Note: This is an archived Handbook entry from 2011.
|Dates & Locations:|| |
This subject has the following teaching availabilities in 2011:Semester 1, Parkville - Taught on campus.
Timetable can be viewed here. For information about these dates, click here.
|Time Commitment:||Contact Hours: A 1-hour lecture and a 2-hour tutorial or practical class per week |
Total Time Commitment: Total time commitment 120 hours
|Prerequisites:||Admission to the Master of Cultural Material Conservation|
|Recommended Background Knowledge:||none|
|Non Allowed Subjects:||None|
|Core Participation Requirements:||For the purposes of considering request for Reasonable Adjustments under the disability Standards for Education (Cwth 2005), and Students Experiencing Academic Disadvantage Policy, academic requirements for this subject are articulated in the Subject Description, Subject Objectives, Generic Skills and Assessment Requirements of this entry.The University is dedicated to provide support to those with special requirements. Further details on the disability support scheme can be found at the Disability Liaison Unit website: http://www.services.unimelb.edu.au/disability/|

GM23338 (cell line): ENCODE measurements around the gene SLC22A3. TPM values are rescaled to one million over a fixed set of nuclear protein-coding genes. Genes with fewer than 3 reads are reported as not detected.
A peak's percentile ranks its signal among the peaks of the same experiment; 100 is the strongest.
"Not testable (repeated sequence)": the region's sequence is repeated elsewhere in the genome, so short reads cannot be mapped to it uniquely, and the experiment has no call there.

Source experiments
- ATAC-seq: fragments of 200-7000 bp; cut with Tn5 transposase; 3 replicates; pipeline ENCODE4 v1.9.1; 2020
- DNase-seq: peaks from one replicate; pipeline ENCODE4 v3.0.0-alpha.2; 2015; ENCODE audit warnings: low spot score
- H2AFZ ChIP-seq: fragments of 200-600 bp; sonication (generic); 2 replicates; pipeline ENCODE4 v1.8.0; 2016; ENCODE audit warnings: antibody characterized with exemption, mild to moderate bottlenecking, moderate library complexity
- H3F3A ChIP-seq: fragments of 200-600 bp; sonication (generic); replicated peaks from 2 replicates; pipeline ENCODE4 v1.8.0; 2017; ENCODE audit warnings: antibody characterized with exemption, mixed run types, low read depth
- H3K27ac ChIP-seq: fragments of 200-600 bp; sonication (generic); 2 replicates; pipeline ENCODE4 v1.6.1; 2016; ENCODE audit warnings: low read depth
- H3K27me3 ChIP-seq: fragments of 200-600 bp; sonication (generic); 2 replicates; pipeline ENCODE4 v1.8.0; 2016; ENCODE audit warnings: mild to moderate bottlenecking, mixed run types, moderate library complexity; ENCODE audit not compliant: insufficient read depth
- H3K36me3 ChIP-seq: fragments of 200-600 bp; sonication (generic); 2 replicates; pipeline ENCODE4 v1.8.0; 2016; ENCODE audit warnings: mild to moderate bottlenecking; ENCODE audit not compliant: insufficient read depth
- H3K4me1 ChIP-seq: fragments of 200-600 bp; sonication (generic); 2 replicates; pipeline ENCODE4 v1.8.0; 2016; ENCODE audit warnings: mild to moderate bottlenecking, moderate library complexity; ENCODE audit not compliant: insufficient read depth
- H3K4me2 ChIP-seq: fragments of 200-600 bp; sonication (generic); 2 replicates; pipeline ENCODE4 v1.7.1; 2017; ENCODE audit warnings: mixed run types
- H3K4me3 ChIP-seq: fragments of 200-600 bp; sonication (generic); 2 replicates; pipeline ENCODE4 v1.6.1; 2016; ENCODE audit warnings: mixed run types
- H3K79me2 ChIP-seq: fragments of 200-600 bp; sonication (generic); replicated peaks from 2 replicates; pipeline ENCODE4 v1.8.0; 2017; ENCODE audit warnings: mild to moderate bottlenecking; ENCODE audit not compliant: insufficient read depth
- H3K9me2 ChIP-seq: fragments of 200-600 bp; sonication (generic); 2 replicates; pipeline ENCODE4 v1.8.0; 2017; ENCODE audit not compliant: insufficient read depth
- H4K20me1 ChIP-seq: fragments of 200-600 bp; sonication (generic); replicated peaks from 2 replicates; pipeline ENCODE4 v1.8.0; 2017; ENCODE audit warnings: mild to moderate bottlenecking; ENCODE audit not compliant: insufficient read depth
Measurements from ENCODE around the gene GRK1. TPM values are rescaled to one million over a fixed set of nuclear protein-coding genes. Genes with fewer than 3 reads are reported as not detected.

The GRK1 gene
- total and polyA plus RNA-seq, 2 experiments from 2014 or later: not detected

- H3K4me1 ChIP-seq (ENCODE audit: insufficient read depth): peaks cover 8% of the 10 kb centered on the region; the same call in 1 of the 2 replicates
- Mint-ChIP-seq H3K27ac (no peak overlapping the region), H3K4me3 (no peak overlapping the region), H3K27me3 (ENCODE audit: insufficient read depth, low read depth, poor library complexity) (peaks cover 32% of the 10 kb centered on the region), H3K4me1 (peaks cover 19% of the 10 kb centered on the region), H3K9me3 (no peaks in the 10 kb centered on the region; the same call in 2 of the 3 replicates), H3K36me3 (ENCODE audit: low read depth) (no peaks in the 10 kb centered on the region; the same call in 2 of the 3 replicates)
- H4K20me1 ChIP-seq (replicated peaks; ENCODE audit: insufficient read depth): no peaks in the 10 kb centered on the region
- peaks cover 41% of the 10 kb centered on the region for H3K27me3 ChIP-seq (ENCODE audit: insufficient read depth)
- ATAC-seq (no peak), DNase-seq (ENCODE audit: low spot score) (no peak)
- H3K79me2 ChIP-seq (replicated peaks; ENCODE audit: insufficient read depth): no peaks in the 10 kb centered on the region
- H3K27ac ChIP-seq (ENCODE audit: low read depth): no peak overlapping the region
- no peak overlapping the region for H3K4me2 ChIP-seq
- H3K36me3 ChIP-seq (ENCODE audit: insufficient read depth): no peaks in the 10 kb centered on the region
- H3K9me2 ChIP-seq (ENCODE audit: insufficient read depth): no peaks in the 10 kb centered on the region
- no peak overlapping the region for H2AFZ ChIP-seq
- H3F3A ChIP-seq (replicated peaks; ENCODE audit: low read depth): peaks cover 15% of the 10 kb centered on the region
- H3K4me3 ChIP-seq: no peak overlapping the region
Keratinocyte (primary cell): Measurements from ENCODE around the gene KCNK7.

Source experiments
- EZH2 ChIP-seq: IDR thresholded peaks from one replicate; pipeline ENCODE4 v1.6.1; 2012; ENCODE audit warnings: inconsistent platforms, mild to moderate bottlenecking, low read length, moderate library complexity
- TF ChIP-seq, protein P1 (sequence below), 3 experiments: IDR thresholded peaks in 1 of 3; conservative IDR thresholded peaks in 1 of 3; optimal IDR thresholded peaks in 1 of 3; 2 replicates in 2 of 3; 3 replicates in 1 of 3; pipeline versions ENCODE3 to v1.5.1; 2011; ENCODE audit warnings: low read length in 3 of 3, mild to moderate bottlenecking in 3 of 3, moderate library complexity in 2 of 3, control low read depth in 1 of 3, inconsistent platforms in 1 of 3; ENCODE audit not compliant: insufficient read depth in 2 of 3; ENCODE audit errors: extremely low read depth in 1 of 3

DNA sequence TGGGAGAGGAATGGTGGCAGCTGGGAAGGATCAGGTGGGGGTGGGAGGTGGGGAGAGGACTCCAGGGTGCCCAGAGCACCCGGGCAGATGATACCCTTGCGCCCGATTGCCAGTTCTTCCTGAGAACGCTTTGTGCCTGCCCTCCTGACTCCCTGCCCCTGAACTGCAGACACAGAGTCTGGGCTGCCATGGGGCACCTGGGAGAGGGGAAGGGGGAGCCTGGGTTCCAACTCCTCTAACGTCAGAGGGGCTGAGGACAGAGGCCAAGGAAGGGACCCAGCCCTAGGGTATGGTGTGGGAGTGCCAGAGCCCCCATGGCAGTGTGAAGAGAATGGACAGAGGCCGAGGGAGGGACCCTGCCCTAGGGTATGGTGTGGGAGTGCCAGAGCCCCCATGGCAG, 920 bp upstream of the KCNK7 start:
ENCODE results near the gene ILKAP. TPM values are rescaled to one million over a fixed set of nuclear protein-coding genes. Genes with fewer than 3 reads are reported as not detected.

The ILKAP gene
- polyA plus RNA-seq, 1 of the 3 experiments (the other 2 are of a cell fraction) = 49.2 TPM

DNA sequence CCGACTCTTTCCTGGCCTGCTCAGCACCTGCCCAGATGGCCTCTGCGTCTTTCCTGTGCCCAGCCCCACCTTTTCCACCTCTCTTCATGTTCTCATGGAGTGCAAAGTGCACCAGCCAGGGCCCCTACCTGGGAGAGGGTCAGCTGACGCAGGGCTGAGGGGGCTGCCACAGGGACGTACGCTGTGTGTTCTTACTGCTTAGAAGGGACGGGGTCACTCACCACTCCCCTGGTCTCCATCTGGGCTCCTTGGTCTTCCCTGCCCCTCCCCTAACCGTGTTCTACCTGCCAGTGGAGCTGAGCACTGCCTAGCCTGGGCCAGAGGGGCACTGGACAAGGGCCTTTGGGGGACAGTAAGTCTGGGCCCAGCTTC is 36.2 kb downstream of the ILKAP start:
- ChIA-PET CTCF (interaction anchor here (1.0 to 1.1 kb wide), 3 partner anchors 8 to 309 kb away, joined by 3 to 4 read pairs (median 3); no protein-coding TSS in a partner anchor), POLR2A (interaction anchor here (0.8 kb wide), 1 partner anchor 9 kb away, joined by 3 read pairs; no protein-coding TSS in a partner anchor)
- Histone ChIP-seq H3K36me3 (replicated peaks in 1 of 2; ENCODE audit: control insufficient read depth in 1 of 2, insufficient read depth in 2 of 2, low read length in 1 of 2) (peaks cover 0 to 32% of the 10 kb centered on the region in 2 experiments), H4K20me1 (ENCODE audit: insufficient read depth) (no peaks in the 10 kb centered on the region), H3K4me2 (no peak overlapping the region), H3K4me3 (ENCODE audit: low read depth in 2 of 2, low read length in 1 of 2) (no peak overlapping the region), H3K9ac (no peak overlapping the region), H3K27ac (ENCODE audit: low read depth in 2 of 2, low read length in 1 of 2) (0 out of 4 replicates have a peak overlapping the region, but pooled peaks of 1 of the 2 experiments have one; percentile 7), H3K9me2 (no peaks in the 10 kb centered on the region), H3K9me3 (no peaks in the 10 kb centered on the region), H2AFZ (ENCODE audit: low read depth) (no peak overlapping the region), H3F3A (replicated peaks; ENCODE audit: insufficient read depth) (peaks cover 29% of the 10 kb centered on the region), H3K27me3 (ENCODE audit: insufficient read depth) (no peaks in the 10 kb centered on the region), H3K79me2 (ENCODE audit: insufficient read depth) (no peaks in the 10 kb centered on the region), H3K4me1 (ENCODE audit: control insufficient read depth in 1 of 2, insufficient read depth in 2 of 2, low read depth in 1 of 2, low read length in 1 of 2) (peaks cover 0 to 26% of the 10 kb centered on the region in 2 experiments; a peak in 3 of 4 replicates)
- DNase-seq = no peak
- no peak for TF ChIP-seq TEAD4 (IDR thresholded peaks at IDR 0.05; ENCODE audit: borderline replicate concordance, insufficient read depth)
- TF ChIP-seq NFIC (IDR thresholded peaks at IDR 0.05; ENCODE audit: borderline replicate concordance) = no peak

CoordinatorAssoc Prof Robyn Sloggett
ContactNicole Tse email@example.com
This subject examines the history and manufacture of traditional and modern materials, their properties and behaviour, and the processes of their chemical and physical deterioration.
Upon completion of this subject students should:
|Assessment:||A 1500 word literature survey, 30% (due mid semester) and a 3500 word essay, 50% (due end of semester), tutorial presentation 20%|
A subject reader will be available.
Hodges, H, Artifacts: An Introduction to early materials and technology (Duckworth, London 2000)
|Breadth Options:|| |
This subject is not available as a breadth subject.
|Fees Information:||Subject EFTSL, Level, Discipline & Census Date|
Master of Cultural Material Conservation |
Postgraduate Diploma in Arts (Cultural Material Conservation)
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